After more than thirty years of capitalist transition, and with most of its economic activities driven by the pursuit of profit, few would dispute that the Chinese economy is fully capitalist now.footnote1 Yet perhaps that label alone is insufficient to capture the many twists and turns of the prc’s post-Mao development. Huang Yasheng, for example, distinguished two stages in his acclaimed Capitalism with Chinese Characteristics (discussed in these pages by Joel Andreas, with a reply from Huang). First had come the entrepreneurial capitalism of the 1980s, when growth was driven by the dynamism of rural private enterprise, as well as by collective firms, many of which were private ones in disguise. This had been followed from the early 1990s by a turn to state-led capitalism, with large, urban state-owned enterprises displacing and subjugating the private sector. The soes, no less driven by profit motives, benefited from fiscal, financial and policy advantages offered by the ccp; yet their monopoly status, across sectors from telecommunications to banking, rendered them less efficient than the competitive private sector, Huang argued.

This periodization of the post-Mao era is important, as it shows that many of the features that have intrigued critical political economists in search of progressive alternatives to Anglo-Saxon capitalism have been transient, their reproduction far from guaranteed. One such feature was the early salience of decentralized rural industries, which led Cui Zhiyuan to see a living model of Proudhonian socialism in China; while Giovanni Arrighi suggested it could be fostering a less exploitative, non-capitalist ‘market society’. Over the past decade, especially since Hu Jintao and Wen Jiabao came to power, some have celebrated and others lamented an apparent reversal of economic liberalization, with increasingly discriminatory policies against private and foreign companies. Is China experiencing yet another shift of development path?

The answer is ‘Yes’ for Carl Walter and Fraser Howie, whose Red Capitalism details the institutional arrangements underlying China’s vertiginous growth from the 1990s to the present day. The authors are veteran investment bankers (Morgan Stanley, jp Morgan) with years of experience in China helping to float major soes in overseas stock markets; both are fluent in Mandarin. In an earlier book, Privatizing China (2003), they charted the development of a national, then international, Chinese stock market, from its origins in local ‘street-level’ trading in the 1980s. It is unsurprising that their analysis is coloured by a belief that American-style capitalism, as epitomized by giant private corporations, should be the goal of China’s capitalist transition. This bias need not prevent others benefiting from the authors’ intimate knowledge of the operation and evolution of China’s financial system, which has been central to its economic rise. Walter’s and Howie’s depiction of Deng China in the 1980s does not differ much from Huang’s account: market reforms created a successful small-scale private sector which was efficient, export-oriented and open to foreign direct investment. In the 1990s, Jiang Zemin and Zhu Rongji—members of the ‘internationalist elite from the great city of Shanghai’—decided that the moribund domestic-oriented soes and state banks that had remained untouched in the 1980s needed to be reconstructed into profitable, internationally competitive corporations. To revamp the state sector, the Jiang–Zhu regime invited us investment banks to restructure some of the biggest state companies along the lines of American corporations. They then floated these restructured firms on the new Chinese stock markets and on those of Hong Kong, London and New York. In the authors’ words, ‘Goldman Sachs and Morgan Stanley made China’s state-owned corporate sector what it is today.’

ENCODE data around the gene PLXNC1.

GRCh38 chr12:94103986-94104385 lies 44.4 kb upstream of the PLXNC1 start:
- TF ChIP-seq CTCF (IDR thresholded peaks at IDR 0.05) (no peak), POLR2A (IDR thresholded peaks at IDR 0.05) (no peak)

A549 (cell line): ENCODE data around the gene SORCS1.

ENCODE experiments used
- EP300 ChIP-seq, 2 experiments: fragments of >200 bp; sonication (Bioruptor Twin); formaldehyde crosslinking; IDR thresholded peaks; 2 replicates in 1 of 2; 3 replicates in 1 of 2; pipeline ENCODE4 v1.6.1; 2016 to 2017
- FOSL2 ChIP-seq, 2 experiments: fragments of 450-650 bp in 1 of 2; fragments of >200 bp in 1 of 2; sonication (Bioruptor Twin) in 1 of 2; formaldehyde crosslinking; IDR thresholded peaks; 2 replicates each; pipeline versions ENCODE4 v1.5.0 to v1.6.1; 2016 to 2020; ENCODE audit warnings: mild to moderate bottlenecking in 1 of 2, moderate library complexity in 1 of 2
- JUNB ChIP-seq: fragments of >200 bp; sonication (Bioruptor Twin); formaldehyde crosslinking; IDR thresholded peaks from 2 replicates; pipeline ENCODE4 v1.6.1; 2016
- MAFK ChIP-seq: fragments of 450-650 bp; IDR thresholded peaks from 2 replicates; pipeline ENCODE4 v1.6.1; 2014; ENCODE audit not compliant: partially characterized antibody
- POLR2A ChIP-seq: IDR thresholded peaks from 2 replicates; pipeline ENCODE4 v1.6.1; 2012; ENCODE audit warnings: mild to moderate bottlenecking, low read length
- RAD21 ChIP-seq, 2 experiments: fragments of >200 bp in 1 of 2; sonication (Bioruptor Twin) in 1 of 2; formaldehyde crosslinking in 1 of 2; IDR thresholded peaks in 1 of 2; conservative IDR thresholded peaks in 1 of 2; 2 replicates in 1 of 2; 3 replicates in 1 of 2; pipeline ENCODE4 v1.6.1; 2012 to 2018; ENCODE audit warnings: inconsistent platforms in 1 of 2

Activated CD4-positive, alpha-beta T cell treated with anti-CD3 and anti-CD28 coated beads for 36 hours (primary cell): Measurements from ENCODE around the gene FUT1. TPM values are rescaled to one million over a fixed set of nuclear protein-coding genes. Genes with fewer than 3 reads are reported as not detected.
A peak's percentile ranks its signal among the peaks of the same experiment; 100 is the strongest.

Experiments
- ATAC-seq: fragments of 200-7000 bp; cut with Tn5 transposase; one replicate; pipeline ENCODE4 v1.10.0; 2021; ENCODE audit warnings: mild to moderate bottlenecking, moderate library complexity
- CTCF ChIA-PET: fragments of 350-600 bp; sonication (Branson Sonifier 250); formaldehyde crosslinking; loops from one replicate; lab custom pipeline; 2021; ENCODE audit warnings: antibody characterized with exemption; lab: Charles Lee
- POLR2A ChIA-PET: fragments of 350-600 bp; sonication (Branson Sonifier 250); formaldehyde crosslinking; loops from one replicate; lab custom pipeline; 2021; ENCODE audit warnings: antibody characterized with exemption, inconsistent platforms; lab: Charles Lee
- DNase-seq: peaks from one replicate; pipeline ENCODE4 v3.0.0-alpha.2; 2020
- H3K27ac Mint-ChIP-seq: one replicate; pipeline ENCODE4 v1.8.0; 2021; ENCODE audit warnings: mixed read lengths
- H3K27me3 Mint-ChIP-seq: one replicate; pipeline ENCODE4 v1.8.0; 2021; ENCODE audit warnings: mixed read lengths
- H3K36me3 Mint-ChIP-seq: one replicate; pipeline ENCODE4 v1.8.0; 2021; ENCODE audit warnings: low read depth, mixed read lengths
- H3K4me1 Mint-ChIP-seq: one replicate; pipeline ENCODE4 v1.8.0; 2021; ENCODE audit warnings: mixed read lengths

Red Capitalism’s detailed account of the ‘creation’ of China Mobile illustrates what soe reform in the Jiang–Zhu era was about. The country’s fragmented telecommunications facilities had initially been provided by provincial governments. In the early 1990s Goldman Sachs ‘aggressively lobbied Beijing’ to create a national telecommunications corporation. Under the auspices of international bankers, accountants and corporate lawyers, China Mobile was formed as a new company from the provinces’ industrial assets. After years of American bankers’ efforts to build its international image, China Mobile’s ipo raised a historic $4.2bn in Hong Kong and New York in 1997, despite the Asian financial crisis. As the authors point out, China Mobile’s valuation was not based on an ‘existing company with a proven management team in place with a strategic plan to expand operations’, but on projected estimates of the future profitability of the consolidated provincial assets, as compared to existing national telecom firms elsewhere in the world. International financiers, as minority stakeholders, and China’s central government, as its owner, made a fortune by creating a ‘paper company’.

To be sure, these paper companies would turn real once they floated in the stock market. The scale of market capitalization has grown exponentially over the last twenty years, especially since China’s entry into the wto. China Mobile is now among the ‘National Champions’ of central-government-run enterprises and features on the Fortune Global 500 list. soes of this stratum are investors themselves, and were responsible for Shanghai’s stock-market bubble in 2007. The regulatory commission permitted these firms to buy blocks of each other’s shares at their issue price, prior to the formal launch of deals. Hike-ups were guaranteed, with prices set low while demand was high. Walter and Howie reckon that up to 20 per cent of corporate profits came from stock trading that year. These National Champions get to retain the bulk of their earnings rather than pay dividends to the government.